Therefore it is in the public (general sense of the word) interest that we get the most production from a given dollar. I think there are a few tests in order to justify legislative entry into a market:

Size of company share in the market (definitions are the big gotcha here)
Ability to purchase similar goods (substitutes)
Barrier to entry of competitors
Likely cost of the monopoly to the public

Sky TV creates a barrier to entry based on exclusive content agreements, installed base of satellite receivers and satellite capacity, so could probably be classed as a monopoly.

However I guess we would only see the ComCom regulate SKY TV if they were the only pay tv provider in NZ and bought all the content exclusively and then used predatory pricing to bankrupt any competitors, otherwise it is unlikely due to the significant costs of regulation.





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  Reply # 489306 4-Jul-2011 18:46
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tdgeek: How did they get Wimbledon then?


Clearly Pay TV has a better business model than FTA, there is nothing to stop TVNZ having a pay TV component. Remember, some things cost more, someone has to pay


Most likely because it was in the middle of the nite and unlike rugby not many people would watch it live at that time..




Regards,

Old3eyes


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  Reply # 489313 4-Jul-2011 19:00
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Disagree fully. The only means that you can establish control is if Sky owned all of the transmission capability by satellite. They dont but if they owned enough to effectively limit any others then that is an issue of control. Other than that I see nohing that smacks of monopolistic control. Although exclusive content is mentioned, well that applies to many content types. If Sky or TVNZ or anyone else secured say F1 for 3 years then that is exclusive control, but that is standard. Thats a supply contract, then it expires.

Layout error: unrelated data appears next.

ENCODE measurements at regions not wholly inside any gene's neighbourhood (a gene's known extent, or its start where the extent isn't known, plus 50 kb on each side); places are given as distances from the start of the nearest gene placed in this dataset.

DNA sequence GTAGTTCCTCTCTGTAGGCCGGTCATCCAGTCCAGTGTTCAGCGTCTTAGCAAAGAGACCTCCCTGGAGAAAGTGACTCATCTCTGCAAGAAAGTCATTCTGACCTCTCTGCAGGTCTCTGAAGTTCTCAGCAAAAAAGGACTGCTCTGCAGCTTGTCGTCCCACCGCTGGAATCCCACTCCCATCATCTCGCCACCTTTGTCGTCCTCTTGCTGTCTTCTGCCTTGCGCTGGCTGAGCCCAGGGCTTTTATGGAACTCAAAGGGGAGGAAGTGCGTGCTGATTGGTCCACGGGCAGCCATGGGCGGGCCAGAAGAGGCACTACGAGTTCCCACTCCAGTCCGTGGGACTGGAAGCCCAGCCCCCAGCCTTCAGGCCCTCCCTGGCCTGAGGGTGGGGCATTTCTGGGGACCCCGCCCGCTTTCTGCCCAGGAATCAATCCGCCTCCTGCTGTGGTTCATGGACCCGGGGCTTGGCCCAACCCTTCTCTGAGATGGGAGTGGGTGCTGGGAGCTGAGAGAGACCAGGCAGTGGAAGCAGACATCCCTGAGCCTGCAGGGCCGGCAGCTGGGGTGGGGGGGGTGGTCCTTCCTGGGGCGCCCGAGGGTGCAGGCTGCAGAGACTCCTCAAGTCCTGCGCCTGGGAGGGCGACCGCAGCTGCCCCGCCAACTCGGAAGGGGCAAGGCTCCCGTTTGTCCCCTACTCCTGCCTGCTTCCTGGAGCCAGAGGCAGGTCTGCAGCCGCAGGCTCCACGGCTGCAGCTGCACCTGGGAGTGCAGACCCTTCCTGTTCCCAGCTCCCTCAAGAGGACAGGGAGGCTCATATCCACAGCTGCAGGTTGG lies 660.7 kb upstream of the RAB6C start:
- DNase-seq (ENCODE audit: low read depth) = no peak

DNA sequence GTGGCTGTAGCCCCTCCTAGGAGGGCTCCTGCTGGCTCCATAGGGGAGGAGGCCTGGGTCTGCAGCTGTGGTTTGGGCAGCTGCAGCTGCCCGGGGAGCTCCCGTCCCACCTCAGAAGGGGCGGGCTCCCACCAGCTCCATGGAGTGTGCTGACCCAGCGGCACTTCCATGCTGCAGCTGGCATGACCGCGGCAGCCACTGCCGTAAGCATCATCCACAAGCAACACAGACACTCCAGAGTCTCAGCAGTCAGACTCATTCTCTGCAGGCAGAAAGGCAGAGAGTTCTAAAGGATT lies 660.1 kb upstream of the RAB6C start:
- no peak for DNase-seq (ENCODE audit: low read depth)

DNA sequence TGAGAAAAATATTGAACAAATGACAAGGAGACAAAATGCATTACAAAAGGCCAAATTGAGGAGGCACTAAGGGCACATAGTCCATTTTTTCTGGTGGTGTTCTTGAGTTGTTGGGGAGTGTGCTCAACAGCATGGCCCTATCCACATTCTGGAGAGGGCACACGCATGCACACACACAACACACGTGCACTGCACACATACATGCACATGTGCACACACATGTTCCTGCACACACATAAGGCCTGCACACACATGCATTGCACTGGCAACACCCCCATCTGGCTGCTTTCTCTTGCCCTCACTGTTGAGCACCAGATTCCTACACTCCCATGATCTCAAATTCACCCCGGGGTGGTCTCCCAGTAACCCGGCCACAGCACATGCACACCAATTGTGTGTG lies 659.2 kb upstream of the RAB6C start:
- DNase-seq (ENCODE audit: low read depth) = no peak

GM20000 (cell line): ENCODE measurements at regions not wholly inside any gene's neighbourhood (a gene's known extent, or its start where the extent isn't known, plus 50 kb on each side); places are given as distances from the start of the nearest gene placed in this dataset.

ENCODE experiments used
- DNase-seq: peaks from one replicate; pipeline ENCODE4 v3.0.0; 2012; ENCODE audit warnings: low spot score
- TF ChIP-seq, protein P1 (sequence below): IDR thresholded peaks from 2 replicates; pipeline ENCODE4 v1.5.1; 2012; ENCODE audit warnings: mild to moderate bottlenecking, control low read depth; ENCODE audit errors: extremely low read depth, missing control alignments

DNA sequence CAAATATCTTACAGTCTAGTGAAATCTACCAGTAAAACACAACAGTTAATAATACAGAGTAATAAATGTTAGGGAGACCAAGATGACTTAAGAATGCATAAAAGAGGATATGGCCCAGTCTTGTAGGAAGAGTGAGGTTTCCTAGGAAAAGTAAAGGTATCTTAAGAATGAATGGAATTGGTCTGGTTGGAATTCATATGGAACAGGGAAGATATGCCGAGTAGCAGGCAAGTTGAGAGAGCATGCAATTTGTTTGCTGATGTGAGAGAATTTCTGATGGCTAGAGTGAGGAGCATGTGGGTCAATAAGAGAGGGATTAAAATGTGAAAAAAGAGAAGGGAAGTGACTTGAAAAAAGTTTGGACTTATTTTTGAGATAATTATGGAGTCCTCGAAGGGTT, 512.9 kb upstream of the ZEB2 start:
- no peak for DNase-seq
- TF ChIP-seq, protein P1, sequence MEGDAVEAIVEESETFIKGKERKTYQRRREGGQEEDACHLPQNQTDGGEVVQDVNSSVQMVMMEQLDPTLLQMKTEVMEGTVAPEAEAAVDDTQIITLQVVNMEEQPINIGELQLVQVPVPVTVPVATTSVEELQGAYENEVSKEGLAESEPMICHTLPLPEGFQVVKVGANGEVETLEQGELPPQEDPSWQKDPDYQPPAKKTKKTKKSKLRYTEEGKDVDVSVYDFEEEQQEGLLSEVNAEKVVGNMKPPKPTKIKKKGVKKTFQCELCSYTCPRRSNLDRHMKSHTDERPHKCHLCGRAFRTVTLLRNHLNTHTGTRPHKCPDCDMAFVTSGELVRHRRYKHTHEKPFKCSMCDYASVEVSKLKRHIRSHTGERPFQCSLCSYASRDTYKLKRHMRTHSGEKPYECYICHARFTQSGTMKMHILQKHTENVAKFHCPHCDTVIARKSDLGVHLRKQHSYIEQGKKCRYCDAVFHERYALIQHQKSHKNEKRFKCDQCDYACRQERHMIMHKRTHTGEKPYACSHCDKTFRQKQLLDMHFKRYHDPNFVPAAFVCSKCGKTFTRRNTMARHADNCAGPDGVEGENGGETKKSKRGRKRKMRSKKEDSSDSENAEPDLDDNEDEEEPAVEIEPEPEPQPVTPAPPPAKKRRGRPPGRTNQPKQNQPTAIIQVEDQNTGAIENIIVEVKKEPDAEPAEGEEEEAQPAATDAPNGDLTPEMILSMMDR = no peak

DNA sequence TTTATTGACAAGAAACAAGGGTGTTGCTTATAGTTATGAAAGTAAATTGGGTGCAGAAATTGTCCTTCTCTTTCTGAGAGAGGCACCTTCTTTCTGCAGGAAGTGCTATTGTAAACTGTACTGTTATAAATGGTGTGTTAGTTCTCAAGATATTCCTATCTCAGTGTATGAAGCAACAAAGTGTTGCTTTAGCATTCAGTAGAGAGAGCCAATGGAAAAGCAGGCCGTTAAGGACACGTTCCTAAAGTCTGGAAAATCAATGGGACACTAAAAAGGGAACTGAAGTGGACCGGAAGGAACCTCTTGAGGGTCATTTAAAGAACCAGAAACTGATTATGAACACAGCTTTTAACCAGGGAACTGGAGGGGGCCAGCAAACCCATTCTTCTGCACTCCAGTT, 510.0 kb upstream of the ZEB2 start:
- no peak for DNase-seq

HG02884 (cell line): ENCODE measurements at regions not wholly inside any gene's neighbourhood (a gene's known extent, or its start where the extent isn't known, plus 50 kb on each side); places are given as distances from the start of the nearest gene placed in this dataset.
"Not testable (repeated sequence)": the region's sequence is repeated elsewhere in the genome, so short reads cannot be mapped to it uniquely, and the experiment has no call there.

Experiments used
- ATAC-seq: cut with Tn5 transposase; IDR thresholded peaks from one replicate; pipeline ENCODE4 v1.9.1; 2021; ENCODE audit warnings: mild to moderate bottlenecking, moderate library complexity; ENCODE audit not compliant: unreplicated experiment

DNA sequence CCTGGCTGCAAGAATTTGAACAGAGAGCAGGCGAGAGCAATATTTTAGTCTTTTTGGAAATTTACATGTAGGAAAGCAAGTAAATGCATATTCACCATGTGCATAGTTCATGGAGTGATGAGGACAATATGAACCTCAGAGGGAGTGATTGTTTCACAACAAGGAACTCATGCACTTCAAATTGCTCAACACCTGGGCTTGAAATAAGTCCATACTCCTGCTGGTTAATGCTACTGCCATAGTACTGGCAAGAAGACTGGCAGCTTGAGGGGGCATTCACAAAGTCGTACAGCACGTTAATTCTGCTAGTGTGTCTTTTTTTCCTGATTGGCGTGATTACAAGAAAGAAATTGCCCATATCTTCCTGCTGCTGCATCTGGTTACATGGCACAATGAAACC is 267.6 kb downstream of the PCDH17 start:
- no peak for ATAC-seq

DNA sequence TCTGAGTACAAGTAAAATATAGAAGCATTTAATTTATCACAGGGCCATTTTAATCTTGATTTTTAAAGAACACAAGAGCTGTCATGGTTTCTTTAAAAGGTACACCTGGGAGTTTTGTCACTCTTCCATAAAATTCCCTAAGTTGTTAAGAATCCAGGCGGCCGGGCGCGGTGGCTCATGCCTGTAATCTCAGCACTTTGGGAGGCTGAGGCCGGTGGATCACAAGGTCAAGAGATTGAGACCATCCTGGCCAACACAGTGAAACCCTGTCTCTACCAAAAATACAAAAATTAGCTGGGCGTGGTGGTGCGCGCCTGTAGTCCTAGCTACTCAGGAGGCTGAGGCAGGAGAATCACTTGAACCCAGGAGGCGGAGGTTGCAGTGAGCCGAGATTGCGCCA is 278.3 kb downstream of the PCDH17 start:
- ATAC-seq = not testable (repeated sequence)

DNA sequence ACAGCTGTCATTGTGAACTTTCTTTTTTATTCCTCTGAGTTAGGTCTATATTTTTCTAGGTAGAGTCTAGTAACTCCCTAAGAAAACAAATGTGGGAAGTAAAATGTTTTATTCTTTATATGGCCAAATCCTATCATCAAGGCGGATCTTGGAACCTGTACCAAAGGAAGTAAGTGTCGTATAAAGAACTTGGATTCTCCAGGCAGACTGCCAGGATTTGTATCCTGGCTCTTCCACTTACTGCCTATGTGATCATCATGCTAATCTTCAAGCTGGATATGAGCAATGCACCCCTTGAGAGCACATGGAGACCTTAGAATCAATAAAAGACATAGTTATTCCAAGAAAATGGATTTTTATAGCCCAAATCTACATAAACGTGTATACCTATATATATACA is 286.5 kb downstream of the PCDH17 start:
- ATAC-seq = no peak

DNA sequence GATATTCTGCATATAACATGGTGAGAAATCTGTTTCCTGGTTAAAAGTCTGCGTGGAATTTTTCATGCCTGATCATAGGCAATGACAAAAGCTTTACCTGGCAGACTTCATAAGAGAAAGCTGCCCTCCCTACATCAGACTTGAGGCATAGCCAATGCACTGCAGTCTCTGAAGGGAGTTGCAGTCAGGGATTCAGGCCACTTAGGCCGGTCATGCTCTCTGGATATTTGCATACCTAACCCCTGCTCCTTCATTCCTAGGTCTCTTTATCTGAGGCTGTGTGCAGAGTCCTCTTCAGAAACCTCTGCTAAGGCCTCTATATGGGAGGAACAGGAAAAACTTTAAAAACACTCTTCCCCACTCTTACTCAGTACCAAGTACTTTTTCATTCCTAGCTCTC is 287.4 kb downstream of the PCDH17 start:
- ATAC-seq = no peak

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  Reply # 493769 15-Jul-2011 16:05
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When can we expect some more details on this deal?

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  Reply # 496387 21-Jul-2011 19:44
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tdgeek: Disagree fully. The only means that you can establish control is if Sky owned all of the transmission capability by satellite. They dont but if they owned enough to effectively limit any others then that is an issue of control. Other than that I see nohing that smacks of monopolistic control. Although exclusive content is mentioned, well that applies to many content types. If Sky or TVNZ or anyone else secured say F1 for 3 years then that is exclusive control, but that is standard. Thats a supply contract, then it expires.